In an attempt to keep us out of peril, I want to present a few common scenarios I have encountered over the years while conversing with riders in our studios during their motion capture fit.
Is this what it feels like to buy a new bike?
Is this what it feels like to buy a new bike?
At one point in the cycling past, a rider had been told they are a number. Yes, a single number. Let’s say 56. That number has stuck with them since their first bike. Every bike they have bought since their first bike has been a 56. Some of the bikes over the years felt awesome and some …well felt like they fell into the gorge of peril. In scenario #1, the rider tends to look at the bike as a size number that does not change. I am a size 11 shoe and I always buy size 11 shoes. I am not growing anymore therefore why should I buy an 11.5. Well shoes do fit differently from brand to brand…don’t they? When I buy I pair of jeans, I always buy 34 length…well not always…because one manufacturer of jeans or model of jeans can fit differently.
The rider went to shop A and they told him he was a 54. He went to shop B and they told him was a 56. He then did an online check and it said he should buy their custom frame. The rider now feels shop A was wrong because he is close in height to his best friend who rides a 56. He then combs the internet for a 56 something. Ultimately, he gets a 56 and it has him stretched out into the next county. Scenario #2 presents bike shop A as a villain shop. In reality, shop A and shop B are probably both right assuming they both spent adequate time with the rider to determine the size for their brand(s). With that said, Shop A carries Brand A and shop B carries Brand B. It is quite likely that a Brand A 54 and a Brand B 56 are very close in actual size. I see it all the time. Both shops can be correct in saying 54 or 56…because it is bike brand/model/year specific. To complicate things, a 56 Brand C was purchased and was out of the ballpark in reach. While he and his friend are the same height, this riders legs are longer and his torso is shorter. There is no cookie cutter approach here. Height does not translate to frame size. Is there some relation? Sure.
A rider who has been riding comfortably and performing well on a “56” road bike for many years has finally decided to buy a new Time Trial/Triathlon Bike. His best friend tells him to buy a “54”. He is told to buy a size smaller than his road bike so he can be more aero. This scenario is a very common misconception and many times a costly one. I am going to leave this one here as the variables in TT bikes could be a whole post (book) on its own. Basically, this formula DOES NOT WORK : My Road Bike “Number” – 1 Size = TT Bike Number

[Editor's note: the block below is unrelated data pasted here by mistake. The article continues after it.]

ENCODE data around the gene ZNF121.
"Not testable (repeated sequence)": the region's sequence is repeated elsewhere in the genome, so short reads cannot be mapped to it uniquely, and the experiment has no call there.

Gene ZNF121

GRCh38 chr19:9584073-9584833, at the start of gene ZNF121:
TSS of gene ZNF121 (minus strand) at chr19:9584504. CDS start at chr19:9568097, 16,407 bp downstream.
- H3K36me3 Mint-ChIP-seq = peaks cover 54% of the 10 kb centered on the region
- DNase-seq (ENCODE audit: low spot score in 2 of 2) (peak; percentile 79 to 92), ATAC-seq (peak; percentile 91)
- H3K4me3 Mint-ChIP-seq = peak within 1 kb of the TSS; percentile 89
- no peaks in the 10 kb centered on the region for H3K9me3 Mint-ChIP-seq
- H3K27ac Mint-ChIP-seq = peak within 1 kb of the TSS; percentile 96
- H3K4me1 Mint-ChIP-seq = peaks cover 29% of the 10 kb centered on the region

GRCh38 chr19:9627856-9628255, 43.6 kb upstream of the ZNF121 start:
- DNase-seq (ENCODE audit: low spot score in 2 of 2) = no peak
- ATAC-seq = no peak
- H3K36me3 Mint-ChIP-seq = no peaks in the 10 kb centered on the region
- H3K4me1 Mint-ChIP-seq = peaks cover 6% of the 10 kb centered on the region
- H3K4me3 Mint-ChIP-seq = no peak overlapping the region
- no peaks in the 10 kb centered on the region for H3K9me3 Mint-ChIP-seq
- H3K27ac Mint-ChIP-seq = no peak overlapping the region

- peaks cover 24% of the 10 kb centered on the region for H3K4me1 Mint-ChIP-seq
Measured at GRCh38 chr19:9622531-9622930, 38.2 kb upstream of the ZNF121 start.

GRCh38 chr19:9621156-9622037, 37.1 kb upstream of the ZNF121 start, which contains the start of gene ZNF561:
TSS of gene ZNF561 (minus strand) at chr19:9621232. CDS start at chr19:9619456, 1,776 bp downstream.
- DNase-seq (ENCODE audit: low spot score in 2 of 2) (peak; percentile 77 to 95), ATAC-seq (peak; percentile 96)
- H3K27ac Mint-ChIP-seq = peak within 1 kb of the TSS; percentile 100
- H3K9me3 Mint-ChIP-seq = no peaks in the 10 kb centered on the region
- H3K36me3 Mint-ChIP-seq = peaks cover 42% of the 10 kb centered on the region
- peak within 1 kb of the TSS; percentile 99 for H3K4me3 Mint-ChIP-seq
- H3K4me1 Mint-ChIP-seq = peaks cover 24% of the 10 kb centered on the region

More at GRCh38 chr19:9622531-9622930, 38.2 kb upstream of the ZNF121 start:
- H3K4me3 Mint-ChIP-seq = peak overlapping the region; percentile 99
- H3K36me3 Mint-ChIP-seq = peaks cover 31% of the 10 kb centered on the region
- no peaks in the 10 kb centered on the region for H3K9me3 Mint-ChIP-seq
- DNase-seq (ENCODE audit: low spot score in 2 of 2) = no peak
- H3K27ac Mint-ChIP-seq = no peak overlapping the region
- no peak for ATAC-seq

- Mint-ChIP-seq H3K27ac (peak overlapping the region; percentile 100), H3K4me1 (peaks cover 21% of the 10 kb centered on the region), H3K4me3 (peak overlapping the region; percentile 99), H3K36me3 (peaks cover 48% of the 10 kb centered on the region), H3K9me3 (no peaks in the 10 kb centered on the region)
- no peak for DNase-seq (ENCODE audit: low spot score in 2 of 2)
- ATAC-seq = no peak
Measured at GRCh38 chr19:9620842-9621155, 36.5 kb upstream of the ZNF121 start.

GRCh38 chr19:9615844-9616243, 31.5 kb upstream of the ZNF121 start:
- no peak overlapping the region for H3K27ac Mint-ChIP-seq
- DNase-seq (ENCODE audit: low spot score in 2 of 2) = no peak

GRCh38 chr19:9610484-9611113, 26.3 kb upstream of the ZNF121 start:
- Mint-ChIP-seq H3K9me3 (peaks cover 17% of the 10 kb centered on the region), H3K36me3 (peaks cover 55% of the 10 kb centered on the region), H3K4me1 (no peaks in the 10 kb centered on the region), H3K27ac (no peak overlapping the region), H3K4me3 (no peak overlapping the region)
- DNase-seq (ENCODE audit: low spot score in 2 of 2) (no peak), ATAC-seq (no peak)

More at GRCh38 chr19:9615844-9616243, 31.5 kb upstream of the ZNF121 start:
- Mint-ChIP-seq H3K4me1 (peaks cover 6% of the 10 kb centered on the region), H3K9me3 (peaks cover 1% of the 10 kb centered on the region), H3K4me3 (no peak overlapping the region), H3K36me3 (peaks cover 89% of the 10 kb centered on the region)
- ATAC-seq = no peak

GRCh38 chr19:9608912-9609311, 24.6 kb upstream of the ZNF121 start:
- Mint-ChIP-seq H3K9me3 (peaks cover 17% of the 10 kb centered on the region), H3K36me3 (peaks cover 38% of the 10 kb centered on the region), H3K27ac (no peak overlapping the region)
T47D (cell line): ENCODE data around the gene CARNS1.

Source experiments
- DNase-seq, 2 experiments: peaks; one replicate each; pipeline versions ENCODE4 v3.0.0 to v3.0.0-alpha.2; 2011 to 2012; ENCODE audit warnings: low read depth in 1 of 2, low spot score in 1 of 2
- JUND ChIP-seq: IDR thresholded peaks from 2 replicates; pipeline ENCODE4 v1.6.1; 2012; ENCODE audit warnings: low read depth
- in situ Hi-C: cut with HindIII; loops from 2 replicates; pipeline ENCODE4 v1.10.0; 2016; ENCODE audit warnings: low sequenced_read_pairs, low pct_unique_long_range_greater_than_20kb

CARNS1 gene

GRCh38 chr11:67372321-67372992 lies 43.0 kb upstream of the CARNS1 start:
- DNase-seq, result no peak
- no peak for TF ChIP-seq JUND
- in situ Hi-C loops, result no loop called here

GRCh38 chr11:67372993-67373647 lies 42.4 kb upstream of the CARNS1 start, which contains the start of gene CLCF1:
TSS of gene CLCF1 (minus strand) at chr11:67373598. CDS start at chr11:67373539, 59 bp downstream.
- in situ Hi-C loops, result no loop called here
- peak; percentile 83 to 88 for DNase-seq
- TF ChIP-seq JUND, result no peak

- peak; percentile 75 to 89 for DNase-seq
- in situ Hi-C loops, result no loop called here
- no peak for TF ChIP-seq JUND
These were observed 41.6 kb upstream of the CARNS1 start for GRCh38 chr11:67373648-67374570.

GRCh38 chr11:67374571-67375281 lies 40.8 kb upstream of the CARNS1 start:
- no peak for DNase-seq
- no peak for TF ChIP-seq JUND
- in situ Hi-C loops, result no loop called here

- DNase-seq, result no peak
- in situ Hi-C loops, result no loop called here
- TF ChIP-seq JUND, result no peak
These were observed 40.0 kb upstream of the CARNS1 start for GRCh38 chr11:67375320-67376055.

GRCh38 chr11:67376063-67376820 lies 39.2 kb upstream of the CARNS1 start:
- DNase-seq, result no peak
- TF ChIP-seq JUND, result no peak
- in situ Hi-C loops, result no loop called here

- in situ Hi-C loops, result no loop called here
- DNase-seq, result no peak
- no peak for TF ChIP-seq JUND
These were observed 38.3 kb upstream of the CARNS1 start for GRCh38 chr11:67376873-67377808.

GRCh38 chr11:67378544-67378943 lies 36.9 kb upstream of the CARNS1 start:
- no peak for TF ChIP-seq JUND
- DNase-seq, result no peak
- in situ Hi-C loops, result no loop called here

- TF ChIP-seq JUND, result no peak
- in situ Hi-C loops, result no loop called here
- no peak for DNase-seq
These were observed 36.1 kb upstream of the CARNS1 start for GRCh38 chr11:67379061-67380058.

As part of my process fitting for a new bike, I use the Retul MUVE Dynamic Fit Bike and do a full motion capture bike fit in absence of an actual bike. No constraints. Once the data is in, saddle selected and a position is found…I load the data into Frame Finder and begin the process of comparing frames across manufacturers and models. In the end, we have a list of bikes, their sizes and configurations to go shopping with.
The key things to remember about a frame size number is that it is for a particular make, model and year. For a given make, model and year, a 56 is ( in some respects ) smaller than a 58. It may be shorter in Reach, Stack or both Stack and Reach. Ahhh, what is stack and reach you say? Well it is two numbers. It is the relationship of the center top of the head tube to the center of the bottom bracket. Wait, I have been told I was one number and now you are saying it is two numbers. Yes, these 2 numbers are more important in comparing frames especially across manufacturers and models. Several manufacturers are trying the clothing sizing model….XS, S, M, ML, L, XL. I guess that may be easier to follow than numbers. But, it still does not address sizing across brands or models within a brand. It only says, a Small should be “smaller” than a Medium. The only definitive way to compare one frame to another frame is to compare the frame’s stack and reach. In the example pictured to the right, some manufacturer models only have a couple millimeters of difference in the reach between a 51, 54 and 56. The stack changes though. Another item of note, there is only 15mm difference in reach from the smallest frame to the largest frame in this model. Stack changes by 6cm. Almost all the manufacturers are providing frame stack and reach as part of their geometry charts. This is a good thing.